by Keren Oliver

Restructuring in a minefield

The new companies act looks at the issuing of shares

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Not only do the usual obstacles imposed by company legislation and the Takeover Regulation Panel need to be surmounted, but at least until 1 May 2013 parties to proposed transactions must mind the interplay between existing Articles of Association and the new Companies Act.  Here are some of the issues arising in the context of an issue and buyback of shares:
 
If the restructure is going to involve an issue of shares, one of the first things to determine is whether the shares can simply be issued to the new shareholder or whether they first need to be offered to the existing shareholders pro rata.  For private companies, the new Companies Act automatically applies this anti-dilution mechanism. 
 
However, a private company which has replaced its Articles of Association with a Memorandum of Incorporation and in the process of doing so, negated the pre-emptive right to subscribe for shares, will not have to concern itself with this requirement.  Public companies are exempt outright.  Private companies issuing to new shareholders who will pay for their shares in increments in future, such as on the receipt of dividends, will not have to offer the new shares to existing shareholders, smoothing the way for BEE buy-ins and employee share schemes. 

Companies which have not yet changed their Articles of Association will remain bound, until 1 May 2013, by any stipulation in their Articles that issues must be pre-authorised by shareholders (this is common). 
 
What about a buyback?  This seemingly straightforward corporate action can take on a life of its own.  In its simplest form, the board approves a buyback after satisfying itself that the purchasing company will be solvent after paying the selling shareholders for their shares. 
 
Taking it one step further, buybacks from directors and executive management also require prior shareholder approval.  Buybacks of more than five percent of the issued shares of any class oblige the company to retain an independent expert to produce a report to the board and the shareholders on the merits of the deal, in addition to obtaining director and shareholder approval.  In these cases, shareholders objecting to the proposed buyback have scope to hold up or derail the buyback in court or force the company to re-purchase all of their shares at fair value.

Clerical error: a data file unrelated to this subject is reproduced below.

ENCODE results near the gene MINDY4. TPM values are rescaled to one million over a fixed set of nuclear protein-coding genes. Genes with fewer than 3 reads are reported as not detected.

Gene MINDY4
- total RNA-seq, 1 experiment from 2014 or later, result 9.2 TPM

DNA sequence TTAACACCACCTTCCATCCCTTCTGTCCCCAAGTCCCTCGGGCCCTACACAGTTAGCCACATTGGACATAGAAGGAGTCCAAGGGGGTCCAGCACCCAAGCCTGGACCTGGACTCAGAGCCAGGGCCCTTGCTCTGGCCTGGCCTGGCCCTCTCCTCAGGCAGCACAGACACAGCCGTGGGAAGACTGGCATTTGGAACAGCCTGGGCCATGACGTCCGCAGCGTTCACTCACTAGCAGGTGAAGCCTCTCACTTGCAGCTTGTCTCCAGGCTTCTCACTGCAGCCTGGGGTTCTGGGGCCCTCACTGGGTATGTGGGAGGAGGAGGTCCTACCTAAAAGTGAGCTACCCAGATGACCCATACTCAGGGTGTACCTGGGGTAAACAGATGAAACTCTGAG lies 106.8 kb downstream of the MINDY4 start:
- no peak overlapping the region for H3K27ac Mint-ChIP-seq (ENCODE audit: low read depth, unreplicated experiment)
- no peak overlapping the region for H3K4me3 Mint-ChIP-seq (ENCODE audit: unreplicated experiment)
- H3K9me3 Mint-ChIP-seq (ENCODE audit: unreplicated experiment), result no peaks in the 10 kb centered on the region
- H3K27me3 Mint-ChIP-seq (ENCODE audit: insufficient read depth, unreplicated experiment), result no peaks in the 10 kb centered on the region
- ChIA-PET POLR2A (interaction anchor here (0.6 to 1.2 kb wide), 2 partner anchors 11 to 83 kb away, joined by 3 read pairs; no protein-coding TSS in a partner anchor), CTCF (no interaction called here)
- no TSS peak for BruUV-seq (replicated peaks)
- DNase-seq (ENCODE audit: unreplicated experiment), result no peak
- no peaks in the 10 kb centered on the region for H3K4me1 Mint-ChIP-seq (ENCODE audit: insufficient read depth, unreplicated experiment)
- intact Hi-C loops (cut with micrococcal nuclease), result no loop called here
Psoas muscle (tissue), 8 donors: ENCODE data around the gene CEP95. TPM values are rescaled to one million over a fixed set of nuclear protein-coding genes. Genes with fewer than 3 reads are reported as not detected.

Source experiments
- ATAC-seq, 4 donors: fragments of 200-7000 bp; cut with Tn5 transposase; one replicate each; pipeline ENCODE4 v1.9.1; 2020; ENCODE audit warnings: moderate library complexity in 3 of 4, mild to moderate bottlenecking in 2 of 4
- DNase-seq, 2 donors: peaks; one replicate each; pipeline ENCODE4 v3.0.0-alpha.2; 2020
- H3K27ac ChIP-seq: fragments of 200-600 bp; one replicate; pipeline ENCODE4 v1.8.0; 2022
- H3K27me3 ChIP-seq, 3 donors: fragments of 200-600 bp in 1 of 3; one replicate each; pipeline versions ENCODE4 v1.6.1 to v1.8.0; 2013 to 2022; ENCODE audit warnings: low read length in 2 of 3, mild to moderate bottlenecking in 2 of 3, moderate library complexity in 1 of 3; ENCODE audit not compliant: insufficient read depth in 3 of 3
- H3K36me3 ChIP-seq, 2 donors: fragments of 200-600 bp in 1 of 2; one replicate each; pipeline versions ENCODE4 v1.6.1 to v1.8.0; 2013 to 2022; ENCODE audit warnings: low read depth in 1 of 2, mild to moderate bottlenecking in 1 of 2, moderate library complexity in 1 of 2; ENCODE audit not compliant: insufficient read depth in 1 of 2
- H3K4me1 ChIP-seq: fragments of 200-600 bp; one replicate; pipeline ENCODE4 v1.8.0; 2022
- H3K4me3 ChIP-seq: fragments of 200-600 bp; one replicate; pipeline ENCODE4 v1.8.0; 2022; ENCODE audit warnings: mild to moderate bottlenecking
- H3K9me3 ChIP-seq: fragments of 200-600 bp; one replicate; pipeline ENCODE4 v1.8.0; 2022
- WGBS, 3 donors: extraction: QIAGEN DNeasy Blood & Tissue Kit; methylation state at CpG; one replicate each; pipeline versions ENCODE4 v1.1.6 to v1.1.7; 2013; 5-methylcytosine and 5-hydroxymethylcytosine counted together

Now into the realm of regulatory red tape: public companies, as well as certain private companies, are subject to the Takeover Regulation Panel when implementing a buyback and will have to obtain approval or an exemption from the Panel in respect of the transaction at some expense. 
 
Buybacks resulting in a shareholder who used to hold less than 35%, now holding 35% or more of the voting rights attaching to the company’s securities[2], will, subject to a few exceptions, force that shareholder to offer to buy out the remaining shareholders. 
 
Public companies which remain public simply because they have more than fifty shareholders should consider taking the opportunity afforded by the new Companies Act to convert to a private company, which may now have any number of shareholders. 
 
Conversion could simplify the restructure significantly and reduce the cost of it because of the exemption of most private companies from the oversight of the Takeover Regulation Panel.  Conversion is a relatively simple process – the founding documents of the company simply need to be changed to alter the company’s name ending and to restrict the transferability and public offering of its securities.  

If the Articles of Association have not yet been replaced with a Memorandum of Incorporation in line with the new Companies Act and if time is not short, it’s worthwhile achieving both ends at once.
 
In light of the complexities of compliance and the need to complete ownership restructures in line with commercial deadlines, the conclusion of the matter - and the advice - is to know how to categorise the elements of the restructuring and the company in question.  Or to know someone who knows!
 
Keren Oliver, Cox Yeats Attorneys
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